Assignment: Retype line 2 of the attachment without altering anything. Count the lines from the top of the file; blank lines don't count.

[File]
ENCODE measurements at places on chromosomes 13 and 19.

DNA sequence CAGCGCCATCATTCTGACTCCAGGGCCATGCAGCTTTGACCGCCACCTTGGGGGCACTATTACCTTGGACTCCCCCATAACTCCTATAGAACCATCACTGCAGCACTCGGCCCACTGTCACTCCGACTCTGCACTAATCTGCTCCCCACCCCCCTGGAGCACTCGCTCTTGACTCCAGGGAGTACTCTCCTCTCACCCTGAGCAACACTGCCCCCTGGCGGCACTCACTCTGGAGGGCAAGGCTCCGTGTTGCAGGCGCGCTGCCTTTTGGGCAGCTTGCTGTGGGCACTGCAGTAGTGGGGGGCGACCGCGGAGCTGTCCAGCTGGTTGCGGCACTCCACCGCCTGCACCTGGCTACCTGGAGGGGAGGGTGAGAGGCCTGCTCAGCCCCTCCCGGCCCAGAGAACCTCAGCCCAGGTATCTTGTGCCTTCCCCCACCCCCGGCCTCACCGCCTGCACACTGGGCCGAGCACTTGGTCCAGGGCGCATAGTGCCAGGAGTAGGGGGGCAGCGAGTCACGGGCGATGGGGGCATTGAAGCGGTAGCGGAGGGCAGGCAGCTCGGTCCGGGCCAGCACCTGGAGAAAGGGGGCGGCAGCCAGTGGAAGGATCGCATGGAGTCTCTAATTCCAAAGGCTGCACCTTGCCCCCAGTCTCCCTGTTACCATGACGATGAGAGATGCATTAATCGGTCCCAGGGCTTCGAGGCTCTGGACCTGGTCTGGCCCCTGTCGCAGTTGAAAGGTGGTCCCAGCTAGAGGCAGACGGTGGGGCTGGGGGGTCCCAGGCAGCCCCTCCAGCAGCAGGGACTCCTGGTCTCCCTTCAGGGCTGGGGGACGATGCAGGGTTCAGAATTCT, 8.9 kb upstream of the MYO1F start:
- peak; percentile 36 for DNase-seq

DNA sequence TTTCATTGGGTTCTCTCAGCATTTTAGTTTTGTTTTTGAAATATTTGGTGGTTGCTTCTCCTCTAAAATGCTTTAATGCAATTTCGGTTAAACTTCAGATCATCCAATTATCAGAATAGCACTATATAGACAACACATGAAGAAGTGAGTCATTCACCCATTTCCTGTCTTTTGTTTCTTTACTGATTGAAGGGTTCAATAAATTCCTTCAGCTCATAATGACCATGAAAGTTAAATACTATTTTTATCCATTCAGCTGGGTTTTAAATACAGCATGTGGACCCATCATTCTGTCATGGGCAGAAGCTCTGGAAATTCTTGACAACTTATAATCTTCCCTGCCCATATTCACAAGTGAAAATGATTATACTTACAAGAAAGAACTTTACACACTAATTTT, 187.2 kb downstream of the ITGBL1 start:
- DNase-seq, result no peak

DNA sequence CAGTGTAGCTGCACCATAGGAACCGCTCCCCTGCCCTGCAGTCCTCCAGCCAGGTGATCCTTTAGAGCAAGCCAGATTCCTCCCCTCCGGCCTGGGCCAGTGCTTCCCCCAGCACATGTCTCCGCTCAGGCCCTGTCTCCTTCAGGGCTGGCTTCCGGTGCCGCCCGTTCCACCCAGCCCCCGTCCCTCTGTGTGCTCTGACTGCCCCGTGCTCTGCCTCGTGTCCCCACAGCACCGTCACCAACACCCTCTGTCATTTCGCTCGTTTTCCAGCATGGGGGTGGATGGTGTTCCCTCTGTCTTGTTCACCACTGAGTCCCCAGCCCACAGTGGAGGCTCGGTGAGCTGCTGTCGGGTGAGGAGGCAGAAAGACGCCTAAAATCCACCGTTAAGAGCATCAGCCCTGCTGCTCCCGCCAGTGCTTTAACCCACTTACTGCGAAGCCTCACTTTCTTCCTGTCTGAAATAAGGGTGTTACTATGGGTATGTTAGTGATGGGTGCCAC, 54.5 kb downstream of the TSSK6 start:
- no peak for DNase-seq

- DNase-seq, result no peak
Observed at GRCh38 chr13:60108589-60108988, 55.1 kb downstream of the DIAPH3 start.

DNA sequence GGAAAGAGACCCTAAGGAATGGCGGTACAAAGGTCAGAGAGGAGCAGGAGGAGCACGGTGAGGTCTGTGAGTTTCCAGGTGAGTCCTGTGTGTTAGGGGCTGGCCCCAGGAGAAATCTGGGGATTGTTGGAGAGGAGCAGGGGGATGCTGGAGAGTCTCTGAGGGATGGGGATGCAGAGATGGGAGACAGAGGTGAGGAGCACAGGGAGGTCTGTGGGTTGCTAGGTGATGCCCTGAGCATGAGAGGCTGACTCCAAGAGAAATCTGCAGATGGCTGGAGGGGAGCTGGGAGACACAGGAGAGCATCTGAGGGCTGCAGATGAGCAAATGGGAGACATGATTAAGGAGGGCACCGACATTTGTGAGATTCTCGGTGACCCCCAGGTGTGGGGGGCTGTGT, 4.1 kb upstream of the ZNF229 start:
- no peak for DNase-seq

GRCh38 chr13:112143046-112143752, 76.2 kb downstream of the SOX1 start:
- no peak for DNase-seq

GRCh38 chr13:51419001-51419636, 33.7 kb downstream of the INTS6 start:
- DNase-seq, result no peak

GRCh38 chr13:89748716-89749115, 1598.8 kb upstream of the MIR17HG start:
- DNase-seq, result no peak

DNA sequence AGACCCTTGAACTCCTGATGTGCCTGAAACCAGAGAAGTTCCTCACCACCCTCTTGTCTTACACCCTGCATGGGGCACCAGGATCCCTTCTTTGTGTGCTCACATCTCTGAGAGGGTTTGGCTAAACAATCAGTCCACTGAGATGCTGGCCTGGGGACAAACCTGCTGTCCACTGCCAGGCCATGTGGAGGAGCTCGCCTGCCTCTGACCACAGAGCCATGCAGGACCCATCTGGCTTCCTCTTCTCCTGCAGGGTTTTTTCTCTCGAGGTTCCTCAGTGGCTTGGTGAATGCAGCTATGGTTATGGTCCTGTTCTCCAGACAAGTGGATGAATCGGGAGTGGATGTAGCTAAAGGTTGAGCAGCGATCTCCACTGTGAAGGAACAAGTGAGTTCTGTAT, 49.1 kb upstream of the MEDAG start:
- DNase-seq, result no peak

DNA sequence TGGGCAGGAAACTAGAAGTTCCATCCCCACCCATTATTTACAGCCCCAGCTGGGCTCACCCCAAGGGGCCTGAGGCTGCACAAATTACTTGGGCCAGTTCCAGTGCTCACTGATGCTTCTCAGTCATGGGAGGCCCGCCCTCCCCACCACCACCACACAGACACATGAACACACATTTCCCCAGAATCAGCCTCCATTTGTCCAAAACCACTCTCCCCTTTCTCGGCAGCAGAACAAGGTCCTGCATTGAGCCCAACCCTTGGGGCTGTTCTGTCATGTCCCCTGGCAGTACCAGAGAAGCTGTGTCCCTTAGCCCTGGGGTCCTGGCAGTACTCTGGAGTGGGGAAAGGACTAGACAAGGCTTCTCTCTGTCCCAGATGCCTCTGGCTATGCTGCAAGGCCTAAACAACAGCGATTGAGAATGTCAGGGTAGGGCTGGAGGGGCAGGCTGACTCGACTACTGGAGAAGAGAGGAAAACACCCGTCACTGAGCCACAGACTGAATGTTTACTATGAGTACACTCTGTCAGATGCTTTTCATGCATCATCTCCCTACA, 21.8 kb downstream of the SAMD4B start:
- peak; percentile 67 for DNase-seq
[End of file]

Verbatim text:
DNA sequence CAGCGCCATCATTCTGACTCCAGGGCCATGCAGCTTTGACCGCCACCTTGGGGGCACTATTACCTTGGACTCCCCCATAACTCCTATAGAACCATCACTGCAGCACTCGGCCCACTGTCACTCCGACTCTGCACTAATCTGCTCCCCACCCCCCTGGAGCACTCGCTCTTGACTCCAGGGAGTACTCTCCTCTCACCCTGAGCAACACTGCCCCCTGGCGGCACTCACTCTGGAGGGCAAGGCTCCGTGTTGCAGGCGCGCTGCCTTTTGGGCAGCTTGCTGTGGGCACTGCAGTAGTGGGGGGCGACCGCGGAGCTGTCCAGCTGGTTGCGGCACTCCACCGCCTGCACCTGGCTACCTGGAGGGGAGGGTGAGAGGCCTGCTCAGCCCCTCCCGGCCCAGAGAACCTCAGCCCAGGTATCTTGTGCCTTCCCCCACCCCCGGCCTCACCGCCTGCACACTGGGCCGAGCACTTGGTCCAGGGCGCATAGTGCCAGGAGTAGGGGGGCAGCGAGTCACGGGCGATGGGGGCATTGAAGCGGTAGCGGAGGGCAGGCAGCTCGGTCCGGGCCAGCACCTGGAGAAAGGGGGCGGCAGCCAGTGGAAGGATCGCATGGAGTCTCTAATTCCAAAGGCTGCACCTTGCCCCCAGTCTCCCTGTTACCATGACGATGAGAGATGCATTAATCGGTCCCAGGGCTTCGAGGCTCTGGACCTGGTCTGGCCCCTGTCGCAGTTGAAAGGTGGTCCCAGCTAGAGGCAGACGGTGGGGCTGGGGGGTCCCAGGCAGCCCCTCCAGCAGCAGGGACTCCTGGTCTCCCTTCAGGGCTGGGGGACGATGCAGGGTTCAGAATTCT, 8.9 kb upstream of the MYO1F start: